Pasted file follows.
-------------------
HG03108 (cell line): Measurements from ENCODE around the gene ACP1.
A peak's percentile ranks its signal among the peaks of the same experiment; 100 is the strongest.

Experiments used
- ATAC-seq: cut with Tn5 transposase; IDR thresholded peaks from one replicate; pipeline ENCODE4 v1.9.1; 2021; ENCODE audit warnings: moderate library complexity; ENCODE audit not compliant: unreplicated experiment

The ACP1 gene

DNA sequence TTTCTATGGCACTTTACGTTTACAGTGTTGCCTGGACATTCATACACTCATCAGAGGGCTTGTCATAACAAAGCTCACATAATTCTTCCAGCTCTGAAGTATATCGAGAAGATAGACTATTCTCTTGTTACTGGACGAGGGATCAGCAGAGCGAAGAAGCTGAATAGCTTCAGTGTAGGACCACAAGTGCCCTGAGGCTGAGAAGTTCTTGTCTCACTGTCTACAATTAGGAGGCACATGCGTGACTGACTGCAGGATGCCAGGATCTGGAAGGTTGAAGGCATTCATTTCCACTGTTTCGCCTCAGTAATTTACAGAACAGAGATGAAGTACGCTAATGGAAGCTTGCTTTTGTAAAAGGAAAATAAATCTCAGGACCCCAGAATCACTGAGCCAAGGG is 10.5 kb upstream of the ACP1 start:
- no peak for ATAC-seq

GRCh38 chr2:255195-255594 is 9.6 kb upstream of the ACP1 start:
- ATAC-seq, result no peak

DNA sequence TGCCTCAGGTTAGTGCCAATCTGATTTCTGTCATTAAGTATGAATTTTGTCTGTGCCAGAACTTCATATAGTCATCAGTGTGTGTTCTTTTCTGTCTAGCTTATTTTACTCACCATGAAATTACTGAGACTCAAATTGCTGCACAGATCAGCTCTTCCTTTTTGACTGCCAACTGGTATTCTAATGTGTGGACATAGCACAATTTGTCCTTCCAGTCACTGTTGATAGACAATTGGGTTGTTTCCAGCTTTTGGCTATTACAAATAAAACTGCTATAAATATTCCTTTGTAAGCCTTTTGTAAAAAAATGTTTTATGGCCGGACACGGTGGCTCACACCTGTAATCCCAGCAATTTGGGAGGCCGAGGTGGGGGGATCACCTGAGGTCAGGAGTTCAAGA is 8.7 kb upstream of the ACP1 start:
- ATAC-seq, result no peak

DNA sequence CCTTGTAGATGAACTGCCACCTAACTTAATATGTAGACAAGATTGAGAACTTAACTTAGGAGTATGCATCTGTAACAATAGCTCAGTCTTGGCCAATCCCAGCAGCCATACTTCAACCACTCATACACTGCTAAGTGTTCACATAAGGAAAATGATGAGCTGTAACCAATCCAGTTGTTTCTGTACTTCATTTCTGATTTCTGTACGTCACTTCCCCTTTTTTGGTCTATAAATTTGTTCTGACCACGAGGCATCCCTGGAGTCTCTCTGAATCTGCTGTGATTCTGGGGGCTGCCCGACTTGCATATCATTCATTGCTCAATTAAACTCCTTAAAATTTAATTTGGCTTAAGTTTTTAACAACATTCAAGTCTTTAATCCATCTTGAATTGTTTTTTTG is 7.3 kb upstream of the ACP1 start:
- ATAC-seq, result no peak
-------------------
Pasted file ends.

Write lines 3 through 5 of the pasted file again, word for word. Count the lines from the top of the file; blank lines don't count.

Experiments used
- ATAC-seq: cut with Tn5 transposase; IDR thresholded peaks from one replicate; pipeline ENCODE4 v1.9.1; 2021; ENCODE audit warnings: moderate library complexity; ENCODE audit not compliant: unreplicated experiment

The ACP1 gene